NUTRITION GAL What Should I Buy? Conventional, Natural or Organic?By Nicole Fiscella | January 25, 2011 | Fitness
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Nutrition Gal tells you how to handle the grocery store!
The simple act of grocery shopping is getting more and more complicated. If you stroll down the aisles of just about any grocery store, you’ll see that there are three types of groceries: conventional, all-natural (or ΓÇ£naturalΓÇ¥) and organic. There is so much confusion about this topic, Nutrition Gal figured she would solve some of the mystery so you can decide what is best for you — and your budget!
ΓÇó Conventional: Conventional products are the usual products you see in the stores. Conventional farming of produce allows the use of chemical fertilizers, insecticides and herbicides, and conventional farming of animals (meat and poultry) allows the use of antibiotics, growth hormones and medications. These products are typically the least expensive.
ΓÇó All-Natural or Natural: ΓÇ£All-naturalΓÇ¥ implies that the food does not contain preservatives and is less processed than its non-natural counterparts. These foods are not necessarily made without pesticides, nor are they ΓÇ£cruelty-free.ΓÇ¥ It is important to note that products marked ΓÇ£all-naturalΓÇ¥ or ΓÇ£naturalΓÇ¥ are not legally standardized. All-natural products are typically more expensive than conventional products, but less expensive than organic products.
ΓÇó Organic: Organic farming of produce applies natural fertilizers such as manure or compost, and no insecticides or herbicides, to the plants. Organic animal farming gives animals organic feed and allows them to access to the outdoors. The animals are also given clean housing and a balanced diet to minimize disease. Products certified 95 percent or more organic can use the USDA organic seal. Organic products are usually the most expensive.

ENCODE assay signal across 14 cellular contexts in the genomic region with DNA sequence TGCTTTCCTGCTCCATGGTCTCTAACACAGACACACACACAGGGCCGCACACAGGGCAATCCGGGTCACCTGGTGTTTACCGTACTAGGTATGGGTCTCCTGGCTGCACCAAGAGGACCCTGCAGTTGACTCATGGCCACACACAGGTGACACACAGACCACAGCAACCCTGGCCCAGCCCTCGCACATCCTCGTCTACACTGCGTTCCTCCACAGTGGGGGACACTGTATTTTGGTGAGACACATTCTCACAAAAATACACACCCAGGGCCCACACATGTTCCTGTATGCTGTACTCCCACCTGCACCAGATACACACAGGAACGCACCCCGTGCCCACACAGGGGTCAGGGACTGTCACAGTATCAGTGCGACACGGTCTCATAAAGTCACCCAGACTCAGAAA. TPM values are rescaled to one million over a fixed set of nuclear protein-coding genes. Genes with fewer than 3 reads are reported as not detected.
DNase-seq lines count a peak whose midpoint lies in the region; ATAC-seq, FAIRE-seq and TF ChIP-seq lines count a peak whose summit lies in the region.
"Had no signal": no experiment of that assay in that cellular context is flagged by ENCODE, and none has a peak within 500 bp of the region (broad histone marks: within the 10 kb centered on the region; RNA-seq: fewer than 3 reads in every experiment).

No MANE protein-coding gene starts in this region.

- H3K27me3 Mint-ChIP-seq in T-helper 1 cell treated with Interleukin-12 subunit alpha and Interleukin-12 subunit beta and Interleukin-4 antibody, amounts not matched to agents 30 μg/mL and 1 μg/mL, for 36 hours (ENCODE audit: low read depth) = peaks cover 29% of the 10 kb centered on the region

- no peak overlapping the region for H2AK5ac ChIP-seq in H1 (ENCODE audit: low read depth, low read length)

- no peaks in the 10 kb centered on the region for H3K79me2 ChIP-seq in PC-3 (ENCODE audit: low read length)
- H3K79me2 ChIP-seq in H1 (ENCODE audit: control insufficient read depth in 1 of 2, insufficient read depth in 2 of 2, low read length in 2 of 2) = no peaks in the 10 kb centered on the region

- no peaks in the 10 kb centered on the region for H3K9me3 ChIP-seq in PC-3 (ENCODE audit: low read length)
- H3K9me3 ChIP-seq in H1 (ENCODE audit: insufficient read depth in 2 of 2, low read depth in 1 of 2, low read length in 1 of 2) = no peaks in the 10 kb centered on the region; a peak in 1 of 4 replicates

So now that we have deciphered what the labels truly mean, how do you determine what to buy? Here are a few of my tips:
1. Produce: Not all conventional produce is ΓÇ£bad.” In fact, there are some fruits and vegetables that you can buy conventionally that tend to have less pesticides. Print out this ΓÇ£Clean 15/Dirty DozenΓÇ¥ list and use it the next time you shop to save some cash.
2. Meats/Poultry: This is really a matter of preference; however, my recommendation is to buy meats that are organic, or at the least labeled ΓÇ£grass-fedΓÇ¥ or ΓÇ£free-range.” After all, who wants to eat growth hormones and antibiotics in their meat?
3. General Grocery Items: Here’s where you really can have a little wiggle room. Essentially, you want to look for foods that are minimally-processed and not necessarily just ΓÇ£all-naturalΓÇ¥ or ΓÇ£organic.” The quick way to tell is to take a look at the ingredients. Are there a bunch of things you have never heard of or canΓÇÖt pronounce? ItΓÇÖs probably best to stay away from these items no matter what they claim to be. In this case, less is always more!